Prioritising security in your organisation’s digital transformation journey
With cybersecurity incidents being extremely costly for organisations of all sizes in Singapore – averaging US$13.8 million in economic loss for a large-size organisation and US$177,000 for a mid-size organisation, cybersecurity needs to be prioritised in an organisation’s digital transformation strategy in order to help lay the secure foundation for its continued growth in the future.
Each year, Microsoft invests in research and development, spending over a billion dollars, to discover ways to help organisations withstand and respond to cyberattacks through a unique combination of our intelligence, platform and partners. Drawing from our learnings, here are five cybersecurity best practices that can help organisations strengthen their cyber-defense in the digital world:
- #1: Prioritise cybersecurity as a digital transformation enabler: The disconnect between cybersecurity practices and digital transformation efforts creates frustration for employees. By positioning cybersecurity as a pre-requisite for digital transformation, not only does this keep the company safe through its journey, it also presents an opportunity for business leaders to abandon aging cybersecurity practices to embrace new methods of countering today’s cyber risks.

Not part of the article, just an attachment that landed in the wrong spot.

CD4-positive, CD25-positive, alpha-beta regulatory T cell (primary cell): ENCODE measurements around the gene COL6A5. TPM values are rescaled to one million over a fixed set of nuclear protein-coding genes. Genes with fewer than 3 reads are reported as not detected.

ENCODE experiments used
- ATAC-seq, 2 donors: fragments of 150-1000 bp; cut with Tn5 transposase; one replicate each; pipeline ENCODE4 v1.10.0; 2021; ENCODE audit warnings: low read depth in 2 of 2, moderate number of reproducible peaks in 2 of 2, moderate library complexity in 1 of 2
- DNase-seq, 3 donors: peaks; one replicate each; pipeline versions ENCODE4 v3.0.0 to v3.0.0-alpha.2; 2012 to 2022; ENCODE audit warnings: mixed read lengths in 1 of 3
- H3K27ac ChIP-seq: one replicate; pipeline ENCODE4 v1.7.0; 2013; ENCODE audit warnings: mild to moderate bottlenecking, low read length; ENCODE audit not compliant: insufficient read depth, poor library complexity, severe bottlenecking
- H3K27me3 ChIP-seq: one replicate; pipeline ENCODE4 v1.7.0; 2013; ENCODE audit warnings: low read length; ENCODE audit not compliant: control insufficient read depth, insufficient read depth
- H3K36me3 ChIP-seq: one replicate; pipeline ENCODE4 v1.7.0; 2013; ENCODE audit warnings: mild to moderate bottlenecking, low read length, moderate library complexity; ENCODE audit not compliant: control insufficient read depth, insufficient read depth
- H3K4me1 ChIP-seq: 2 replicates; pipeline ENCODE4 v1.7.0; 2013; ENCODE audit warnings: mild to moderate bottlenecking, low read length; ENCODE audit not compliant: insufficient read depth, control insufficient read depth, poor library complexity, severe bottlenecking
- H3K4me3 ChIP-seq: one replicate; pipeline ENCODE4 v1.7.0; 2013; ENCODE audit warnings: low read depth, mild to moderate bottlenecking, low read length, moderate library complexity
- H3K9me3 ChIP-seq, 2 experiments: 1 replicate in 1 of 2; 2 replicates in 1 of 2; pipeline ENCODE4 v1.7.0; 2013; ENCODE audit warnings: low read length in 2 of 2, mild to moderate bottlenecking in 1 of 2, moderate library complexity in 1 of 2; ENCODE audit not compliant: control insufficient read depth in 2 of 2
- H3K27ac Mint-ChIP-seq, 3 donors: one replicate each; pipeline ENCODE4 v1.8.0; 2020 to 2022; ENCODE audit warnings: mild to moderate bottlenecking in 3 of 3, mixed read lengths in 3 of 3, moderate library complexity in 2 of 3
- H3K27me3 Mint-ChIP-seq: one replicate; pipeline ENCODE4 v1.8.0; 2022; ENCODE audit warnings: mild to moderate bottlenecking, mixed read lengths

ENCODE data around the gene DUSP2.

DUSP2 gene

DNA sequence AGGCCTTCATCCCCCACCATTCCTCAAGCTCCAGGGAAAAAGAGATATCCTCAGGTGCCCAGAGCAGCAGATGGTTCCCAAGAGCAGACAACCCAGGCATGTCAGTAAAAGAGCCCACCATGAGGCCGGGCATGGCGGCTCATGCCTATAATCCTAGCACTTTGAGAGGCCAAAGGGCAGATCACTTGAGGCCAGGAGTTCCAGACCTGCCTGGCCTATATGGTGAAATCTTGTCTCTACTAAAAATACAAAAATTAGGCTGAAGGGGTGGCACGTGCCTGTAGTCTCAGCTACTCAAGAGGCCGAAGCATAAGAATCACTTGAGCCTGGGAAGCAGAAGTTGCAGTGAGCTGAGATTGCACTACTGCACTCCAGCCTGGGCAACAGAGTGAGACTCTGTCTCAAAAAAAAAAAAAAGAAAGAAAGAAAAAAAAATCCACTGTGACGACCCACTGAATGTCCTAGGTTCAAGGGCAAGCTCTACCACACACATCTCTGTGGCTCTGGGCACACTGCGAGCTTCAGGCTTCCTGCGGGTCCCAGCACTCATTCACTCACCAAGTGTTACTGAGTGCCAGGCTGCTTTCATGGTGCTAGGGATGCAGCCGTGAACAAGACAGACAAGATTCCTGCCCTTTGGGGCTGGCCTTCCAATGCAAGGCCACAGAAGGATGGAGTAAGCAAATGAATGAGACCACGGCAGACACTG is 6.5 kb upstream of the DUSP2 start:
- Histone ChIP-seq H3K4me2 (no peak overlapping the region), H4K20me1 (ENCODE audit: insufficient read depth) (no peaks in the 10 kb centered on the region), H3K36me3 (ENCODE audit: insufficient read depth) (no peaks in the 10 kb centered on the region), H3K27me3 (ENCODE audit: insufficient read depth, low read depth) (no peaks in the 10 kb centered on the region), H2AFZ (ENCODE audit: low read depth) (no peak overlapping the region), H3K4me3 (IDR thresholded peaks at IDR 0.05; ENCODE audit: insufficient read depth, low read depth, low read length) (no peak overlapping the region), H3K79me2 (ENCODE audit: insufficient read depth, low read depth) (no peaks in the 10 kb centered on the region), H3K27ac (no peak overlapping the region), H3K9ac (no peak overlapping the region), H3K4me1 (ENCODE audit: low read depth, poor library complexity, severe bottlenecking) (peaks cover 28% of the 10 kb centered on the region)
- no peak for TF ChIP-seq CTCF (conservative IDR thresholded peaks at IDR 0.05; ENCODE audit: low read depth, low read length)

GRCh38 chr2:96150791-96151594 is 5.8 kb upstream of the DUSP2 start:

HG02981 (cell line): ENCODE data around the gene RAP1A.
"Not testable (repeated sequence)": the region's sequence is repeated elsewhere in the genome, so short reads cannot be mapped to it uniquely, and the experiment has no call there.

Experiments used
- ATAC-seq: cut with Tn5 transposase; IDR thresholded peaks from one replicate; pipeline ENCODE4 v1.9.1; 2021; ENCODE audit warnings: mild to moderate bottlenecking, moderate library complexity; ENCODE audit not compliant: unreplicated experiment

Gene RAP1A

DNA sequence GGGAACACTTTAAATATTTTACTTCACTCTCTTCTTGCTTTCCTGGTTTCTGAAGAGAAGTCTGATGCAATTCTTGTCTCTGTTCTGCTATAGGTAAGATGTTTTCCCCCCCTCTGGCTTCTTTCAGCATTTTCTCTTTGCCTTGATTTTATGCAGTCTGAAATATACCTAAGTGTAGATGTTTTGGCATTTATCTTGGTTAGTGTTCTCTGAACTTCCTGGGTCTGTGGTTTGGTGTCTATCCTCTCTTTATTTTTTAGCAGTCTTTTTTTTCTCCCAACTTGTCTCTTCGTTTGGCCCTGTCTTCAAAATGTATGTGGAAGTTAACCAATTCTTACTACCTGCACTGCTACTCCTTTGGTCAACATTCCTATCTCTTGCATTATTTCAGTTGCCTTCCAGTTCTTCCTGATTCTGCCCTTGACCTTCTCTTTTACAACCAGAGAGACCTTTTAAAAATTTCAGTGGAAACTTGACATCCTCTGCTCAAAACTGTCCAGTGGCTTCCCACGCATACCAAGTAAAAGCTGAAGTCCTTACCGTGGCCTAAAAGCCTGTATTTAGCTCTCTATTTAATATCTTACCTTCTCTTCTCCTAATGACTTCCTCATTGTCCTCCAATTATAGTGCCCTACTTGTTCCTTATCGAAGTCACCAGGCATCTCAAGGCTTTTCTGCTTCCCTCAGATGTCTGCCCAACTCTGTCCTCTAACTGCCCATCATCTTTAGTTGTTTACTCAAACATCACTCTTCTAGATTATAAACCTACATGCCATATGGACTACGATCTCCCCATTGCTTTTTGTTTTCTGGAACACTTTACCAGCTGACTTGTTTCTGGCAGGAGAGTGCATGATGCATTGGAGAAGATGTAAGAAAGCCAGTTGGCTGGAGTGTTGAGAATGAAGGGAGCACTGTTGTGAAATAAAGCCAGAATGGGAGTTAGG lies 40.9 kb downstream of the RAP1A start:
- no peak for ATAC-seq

- #2: Invest in strengthening your security fundamentals: Over 90% of cyber incidents can be averted by maintaining the most basic best practices. Maintaining strong passwords, conditional use of multi-factor authentication against suspicious authentications, keeping device operating systems, software and anti-malware protection up-to-date and genuine can rapidly raise the bar against cyberattacks. This should include not just tool-sets but also training and policies to support stronger fundamentals.